So now everyone had a catalog and I could give out the assignment. I wanted them to fill out an order form and attach the correct amount of money to the top of the form. WHAT MONEY? Aha! I had that figured out. I had designed on a ditto "Blackwell Money, Room 6. I had one's, five's and ten's on the sheet. I think there must of been maybe twenty five dollars on a sheet and I cranked out two sheets of money for each student. I had drawn a boarder around the money and a circle in the center with what I though was a drawing of a person. Much discussion as to what was in the center of the circle on the money. Anyway, every student in my class got a certain amount of money so they could "buy" something in the catalog. I was proud of myself. Great assignment--concret teaching going on here.

I think it was Alister who first turn in his order form--he always wanted to be first. I looked at it and took the "money" off and chucked the form into the waste paper can. "Why did you do that? Mr. Blackwell." "I can't read it. This is so sloppy that the Sears office would just put it in a lost file." My how that got the rest of the class' attention. I could see erasers flying all over the place. Suddenly neat handwriting and printing became important. Hot damn. Those that were neat but didn't have the correct amount of money (we had all agreed to round off which was a skill I wanted to work on anyway) I put the entire form in the lost file. Accuracy shot up. To say I had a big head might be an understatement.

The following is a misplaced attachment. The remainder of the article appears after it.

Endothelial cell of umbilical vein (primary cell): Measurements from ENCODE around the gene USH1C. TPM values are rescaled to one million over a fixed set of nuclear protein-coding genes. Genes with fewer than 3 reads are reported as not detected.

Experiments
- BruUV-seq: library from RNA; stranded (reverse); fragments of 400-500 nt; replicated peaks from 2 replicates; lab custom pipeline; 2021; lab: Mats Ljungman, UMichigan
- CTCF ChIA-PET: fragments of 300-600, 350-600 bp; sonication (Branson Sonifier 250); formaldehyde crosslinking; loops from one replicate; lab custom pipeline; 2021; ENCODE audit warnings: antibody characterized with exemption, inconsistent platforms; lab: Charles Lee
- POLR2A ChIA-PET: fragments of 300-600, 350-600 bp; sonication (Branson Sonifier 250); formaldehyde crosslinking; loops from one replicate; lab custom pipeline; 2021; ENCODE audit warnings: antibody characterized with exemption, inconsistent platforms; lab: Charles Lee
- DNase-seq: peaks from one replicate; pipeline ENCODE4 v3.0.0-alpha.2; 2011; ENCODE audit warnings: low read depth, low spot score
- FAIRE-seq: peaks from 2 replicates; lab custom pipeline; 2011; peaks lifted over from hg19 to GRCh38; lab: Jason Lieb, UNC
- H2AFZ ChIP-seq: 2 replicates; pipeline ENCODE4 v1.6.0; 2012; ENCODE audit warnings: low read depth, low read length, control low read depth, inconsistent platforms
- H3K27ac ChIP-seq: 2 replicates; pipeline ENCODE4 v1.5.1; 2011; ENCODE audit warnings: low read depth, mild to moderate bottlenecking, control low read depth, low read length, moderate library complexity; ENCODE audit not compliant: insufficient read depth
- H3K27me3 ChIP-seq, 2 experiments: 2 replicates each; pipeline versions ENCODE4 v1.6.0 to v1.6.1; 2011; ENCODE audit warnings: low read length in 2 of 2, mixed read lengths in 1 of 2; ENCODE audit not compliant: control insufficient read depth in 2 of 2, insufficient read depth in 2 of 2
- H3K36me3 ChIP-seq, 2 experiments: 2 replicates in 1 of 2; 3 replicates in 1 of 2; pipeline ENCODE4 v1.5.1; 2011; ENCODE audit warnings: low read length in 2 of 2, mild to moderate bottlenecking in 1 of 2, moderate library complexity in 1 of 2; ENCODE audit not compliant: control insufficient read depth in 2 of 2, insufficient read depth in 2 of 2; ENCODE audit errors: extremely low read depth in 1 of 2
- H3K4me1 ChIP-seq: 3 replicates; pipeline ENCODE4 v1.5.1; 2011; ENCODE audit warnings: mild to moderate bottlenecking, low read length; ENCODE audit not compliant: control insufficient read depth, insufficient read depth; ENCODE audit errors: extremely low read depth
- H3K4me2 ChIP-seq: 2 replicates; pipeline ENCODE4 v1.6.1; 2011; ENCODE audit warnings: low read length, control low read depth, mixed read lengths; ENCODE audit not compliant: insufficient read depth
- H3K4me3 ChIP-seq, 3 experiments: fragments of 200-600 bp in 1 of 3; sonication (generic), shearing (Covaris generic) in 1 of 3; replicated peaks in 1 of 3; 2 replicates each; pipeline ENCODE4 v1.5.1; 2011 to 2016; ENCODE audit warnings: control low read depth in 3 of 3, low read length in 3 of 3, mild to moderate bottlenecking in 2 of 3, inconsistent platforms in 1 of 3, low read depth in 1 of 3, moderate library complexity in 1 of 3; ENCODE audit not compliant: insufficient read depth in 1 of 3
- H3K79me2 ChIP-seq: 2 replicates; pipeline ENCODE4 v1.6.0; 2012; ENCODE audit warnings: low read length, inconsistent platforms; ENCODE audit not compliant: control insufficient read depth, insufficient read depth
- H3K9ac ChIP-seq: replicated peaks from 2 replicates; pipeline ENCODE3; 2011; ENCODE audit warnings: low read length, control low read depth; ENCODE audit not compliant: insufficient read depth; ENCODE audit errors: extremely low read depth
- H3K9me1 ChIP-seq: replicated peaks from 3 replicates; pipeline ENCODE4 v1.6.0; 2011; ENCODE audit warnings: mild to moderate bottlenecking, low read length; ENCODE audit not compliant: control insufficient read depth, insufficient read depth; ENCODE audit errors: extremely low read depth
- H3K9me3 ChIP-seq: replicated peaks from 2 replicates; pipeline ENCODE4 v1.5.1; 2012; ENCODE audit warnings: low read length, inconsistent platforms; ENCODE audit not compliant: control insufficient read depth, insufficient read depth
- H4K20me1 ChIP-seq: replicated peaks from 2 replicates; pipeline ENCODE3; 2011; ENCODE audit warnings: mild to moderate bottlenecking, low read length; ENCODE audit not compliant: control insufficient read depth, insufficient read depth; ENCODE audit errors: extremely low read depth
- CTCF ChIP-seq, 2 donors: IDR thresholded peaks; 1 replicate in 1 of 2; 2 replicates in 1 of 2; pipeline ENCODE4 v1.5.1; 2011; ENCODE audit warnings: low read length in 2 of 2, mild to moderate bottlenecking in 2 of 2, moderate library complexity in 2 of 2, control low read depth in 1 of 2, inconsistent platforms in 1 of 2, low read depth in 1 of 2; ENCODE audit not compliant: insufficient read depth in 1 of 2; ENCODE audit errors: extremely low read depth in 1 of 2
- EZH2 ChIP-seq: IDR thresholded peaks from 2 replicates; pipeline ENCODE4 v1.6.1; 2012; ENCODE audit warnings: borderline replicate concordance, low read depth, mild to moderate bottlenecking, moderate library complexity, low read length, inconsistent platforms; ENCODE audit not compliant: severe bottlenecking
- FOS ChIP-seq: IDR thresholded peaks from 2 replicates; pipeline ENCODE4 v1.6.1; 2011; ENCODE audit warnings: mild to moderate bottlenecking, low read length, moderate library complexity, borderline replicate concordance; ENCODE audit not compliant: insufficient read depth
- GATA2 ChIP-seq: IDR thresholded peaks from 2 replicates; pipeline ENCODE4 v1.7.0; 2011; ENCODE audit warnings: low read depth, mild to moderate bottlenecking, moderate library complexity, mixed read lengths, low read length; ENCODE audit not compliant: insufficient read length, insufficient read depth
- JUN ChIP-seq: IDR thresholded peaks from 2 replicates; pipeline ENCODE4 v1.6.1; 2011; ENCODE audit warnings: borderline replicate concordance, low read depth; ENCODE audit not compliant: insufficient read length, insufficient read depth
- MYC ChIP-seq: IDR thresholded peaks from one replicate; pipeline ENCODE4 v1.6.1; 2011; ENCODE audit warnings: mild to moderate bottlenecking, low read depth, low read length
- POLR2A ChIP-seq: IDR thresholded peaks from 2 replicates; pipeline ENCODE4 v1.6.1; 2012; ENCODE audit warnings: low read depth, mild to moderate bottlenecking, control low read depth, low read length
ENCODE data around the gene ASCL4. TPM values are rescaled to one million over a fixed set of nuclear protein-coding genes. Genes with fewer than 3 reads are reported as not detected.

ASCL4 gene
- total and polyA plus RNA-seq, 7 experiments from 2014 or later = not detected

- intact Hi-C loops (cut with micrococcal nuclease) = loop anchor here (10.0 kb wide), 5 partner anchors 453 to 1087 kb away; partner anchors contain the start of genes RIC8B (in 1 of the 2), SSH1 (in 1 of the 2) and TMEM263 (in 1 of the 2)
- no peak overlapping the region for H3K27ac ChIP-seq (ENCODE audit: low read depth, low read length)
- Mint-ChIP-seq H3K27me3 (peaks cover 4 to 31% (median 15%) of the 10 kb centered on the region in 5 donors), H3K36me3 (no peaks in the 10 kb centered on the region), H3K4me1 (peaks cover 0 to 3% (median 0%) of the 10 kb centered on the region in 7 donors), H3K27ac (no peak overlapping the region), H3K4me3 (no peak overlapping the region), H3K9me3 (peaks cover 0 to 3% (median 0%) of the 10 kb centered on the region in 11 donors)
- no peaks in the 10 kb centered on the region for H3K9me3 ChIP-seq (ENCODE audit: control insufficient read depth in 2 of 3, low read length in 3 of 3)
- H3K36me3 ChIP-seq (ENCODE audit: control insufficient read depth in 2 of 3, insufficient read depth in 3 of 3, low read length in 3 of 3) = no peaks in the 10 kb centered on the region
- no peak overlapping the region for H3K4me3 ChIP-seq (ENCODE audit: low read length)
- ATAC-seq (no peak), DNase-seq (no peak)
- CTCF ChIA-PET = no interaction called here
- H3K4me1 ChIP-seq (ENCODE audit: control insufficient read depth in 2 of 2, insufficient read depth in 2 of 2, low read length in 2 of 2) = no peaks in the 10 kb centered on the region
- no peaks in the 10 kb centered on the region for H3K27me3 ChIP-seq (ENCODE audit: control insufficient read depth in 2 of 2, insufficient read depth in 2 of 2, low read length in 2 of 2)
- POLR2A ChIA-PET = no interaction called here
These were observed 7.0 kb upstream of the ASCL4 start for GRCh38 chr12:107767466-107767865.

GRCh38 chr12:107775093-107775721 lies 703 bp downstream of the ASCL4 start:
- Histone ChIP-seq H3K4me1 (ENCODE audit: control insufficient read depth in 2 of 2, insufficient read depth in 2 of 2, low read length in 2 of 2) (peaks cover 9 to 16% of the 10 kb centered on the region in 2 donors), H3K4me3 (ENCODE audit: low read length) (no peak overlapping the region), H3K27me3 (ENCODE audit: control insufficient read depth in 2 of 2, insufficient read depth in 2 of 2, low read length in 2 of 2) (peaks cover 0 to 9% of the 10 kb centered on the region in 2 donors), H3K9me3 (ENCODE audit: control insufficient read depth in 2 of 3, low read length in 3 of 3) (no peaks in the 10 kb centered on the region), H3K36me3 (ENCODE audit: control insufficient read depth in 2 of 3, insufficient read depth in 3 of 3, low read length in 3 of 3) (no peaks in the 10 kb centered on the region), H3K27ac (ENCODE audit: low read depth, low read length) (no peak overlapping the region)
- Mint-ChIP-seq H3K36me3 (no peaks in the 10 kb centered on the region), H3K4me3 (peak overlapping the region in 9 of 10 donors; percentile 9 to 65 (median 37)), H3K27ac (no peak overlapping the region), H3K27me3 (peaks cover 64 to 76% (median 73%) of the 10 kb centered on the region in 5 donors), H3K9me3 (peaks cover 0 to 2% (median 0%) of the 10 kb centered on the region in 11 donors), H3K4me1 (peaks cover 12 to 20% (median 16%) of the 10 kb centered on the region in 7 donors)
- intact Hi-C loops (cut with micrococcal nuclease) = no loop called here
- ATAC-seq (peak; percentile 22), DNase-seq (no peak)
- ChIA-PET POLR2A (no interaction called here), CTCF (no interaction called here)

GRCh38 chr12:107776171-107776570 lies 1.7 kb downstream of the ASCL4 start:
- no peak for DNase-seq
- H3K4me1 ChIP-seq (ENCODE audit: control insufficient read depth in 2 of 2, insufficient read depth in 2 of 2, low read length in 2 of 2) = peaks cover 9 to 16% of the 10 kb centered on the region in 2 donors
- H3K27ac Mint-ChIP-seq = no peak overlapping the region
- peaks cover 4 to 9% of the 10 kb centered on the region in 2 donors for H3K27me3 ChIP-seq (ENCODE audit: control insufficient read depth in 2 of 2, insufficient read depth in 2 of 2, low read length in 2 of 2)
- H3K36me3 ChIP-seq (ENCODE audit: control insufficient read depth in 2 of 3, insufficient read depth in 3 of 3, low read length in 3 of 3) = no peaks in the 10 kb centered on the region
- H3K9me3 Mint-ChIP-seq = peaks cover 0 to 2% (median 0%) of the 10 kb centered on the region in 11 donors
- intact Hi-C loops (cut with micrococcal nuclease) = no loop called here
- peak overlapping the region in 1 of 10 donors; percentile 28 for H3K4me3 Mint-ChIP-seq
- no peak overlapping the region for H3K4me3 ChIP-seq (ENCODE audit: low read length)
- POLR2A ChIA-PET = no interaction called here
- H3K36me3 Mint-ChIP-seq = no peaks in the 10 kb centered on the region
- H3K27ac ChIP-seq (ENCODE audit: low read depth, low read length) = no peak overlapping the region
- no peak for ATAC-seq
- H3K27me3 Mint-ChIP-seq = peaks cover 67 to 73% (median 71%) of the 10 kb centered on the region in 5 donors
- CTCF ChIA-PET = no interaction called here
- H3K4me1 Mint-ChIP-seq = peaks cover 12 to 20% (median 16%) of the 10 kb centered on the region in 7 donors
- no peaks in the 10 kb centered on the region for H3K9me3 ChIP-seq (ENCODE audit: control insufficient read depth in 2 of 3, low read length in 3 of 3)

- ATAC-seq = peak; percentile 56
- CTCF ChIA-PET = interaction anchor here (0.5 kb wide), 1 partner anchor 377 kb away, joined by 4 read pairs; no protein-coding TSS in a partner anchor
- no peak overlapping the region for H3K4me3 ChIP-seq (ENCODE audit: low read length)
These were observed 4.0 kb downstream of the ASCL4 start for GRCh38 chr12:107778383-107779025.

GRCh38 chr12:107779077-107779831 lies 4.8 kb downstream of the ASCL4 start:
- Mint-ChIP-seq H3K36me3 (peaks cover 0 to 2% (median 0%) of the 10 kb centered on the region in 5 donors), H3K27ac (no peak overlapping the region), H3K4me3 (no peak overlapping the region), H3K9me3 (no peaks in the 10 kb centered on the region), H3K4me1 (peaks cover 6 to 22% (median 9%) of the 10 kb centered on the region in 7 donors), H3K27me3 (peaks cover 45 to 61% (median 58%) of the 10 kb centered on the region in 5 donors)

I do remember going down to the teachers room during recess and spouting off how good the arithmetic assignment was going. Smirk, smirk. But on my way back to my room I came around the corner to see some of the kids with the ditto machine cranking out more money. Whoa up here. You just don't print money when you need it. Still it just made sense to the kids that if you didn't have enough money to get more..... "Someone took money off my desk, Mr. Blackwell!" Another problem. Suddenly, I was teaching things I hadn't planned on like you can't steal money--it's wrong and you can't just print money. It's also wrong. We did have some good discussions about right and wrong that was never in the state curriculum guide.